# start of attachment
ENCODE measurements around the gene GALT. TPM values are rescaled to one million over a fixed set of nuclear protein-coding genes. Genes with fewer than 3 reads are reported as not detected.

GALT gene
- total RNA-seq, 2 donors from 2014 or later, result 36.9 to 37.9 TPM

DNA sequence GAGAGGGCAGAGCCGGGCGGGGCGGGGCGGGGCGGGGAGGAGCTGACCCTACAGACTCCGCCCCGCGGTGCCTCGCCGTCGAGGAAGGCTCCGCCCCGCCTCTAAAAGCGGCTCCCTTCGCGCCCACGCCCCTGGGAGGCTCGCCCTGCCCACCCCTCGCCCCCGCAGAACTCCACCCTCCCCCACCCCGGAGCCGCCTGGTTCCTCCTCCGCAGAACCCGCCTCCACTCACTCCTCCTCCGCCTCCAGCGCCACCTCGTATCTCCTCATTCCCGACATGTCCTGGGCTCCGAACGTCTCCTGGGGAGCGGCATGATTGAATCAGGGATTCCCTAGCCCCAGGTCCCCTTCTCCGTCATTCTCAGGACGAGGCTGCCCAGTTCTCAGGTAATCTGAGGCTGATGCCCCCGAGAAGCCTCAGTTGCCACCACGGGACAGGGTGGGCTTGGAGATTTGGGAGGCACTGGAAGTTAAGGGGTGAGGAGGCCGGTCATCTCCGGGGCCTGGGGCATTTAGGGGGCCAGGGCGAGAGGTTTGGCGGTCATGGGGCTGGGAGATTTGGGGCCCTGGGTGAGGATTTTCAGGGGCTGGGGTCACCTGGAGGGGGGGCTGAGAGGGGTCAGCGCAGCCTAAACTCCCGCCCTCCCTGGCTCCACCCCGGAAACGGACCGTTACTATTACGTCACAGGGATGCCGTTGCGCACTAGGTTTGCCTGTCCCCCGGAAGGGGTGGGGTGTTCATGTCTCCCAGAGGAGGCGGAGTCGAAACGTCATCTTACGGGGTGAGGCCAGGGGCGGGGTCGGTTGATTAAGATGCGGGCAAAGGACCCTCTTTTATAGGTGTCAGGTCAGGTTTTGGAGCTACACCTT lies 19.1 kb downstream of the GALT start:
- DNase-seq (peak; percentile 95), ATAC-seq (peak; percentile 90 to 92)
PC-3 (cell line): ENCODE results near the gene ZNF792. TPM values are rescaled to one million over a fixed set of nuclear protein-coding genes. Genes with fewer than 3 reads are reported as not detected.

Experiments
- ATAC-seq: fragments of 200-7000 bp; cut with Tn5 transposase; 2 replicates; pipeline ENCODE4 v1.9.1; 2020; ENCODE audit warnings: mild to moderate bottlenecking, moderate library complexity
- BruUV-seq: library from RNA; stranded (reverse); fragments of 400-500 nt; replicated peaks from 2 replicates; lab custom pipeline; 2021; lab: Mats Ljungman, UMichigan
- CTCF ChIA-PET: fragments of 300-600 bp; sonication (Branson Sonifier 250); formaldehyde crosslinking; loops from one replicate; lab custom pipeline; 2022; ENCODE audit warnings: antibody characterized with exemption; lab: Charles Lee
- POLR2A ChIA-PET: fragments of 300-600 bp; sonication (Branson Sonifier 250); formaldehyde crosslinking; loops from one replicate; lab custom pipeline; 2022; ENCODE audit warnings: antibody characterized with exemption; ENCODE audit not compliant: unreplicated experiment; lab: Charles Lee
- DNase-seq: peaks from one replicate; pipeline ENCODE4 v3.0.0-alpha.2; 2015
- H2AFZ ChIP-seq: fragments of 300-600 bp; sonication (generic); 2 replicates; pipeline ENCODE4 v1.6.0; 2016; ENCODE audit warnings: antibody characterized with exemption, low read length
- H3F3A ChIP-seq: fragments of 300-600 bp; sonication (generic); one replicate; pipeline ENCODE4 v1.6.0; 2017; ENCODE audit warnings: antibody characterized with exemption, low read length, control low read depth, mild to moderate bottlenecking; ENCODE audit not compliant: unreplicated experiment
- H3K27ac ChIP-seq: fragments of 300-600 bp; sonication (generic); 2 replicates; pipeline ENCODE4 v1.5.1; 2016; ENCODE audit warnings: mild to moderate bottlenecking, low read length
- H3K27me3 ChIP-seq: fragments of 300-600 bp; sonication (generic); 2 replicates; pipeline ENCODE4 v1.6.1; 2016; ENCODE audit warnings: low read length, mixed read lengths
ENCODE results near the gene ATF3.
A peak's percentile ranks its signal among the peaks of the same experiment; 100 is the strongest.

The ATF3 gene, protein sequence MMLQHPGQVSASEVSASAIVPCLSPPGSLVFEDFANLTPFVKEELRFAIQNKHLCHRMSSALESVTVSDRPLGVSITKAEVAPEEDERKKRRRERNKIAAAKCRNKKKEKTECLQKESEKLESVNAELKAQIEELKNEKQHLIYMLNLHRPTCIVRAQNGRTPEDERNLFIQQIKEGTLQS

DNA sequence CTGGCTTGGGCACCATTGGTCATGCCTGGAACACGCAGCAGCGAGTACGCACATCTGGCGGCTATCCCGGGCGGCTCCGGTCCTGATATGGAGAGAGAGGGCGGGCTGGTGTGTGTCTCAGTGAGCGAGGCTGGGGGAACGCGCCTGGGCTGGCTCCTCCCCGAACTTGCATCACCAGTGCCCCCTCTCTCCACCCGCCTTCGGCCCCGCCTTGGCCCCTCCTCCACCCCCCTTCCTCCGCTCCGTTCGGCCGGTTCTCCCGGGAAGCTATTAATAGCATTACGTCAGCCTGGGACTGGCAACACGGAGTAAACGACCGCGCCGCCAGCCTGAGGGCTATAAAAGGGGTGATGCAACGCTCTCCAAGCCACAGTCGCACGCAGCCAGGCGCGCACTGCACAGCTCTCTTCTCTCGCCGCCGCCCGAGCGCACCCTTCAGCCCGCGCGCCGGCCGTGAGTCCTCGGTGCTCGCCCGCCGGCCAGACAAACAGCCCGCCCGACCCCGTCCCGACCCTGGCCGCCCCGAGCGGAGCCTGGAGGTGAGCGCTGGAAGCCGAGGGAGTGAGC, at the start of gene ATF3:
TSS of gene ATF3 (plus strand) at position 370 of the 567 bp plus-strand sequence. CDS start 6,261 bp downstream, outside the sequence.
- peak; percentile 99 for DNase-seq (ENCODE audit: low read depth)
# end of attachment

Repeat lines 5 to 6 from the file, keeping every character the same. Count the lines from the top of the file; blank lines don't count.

- DNase-seq (peak; percentile 95), ATAC-seq (peak; percentile 90 to 92)
PC-3 (cell line): ENCODE results near the gene ZNF792. TPM values are rescaled to one million over a fixed set of nuclear protein-coding genes. Genes with fewer than 3 reads are reported as not detected.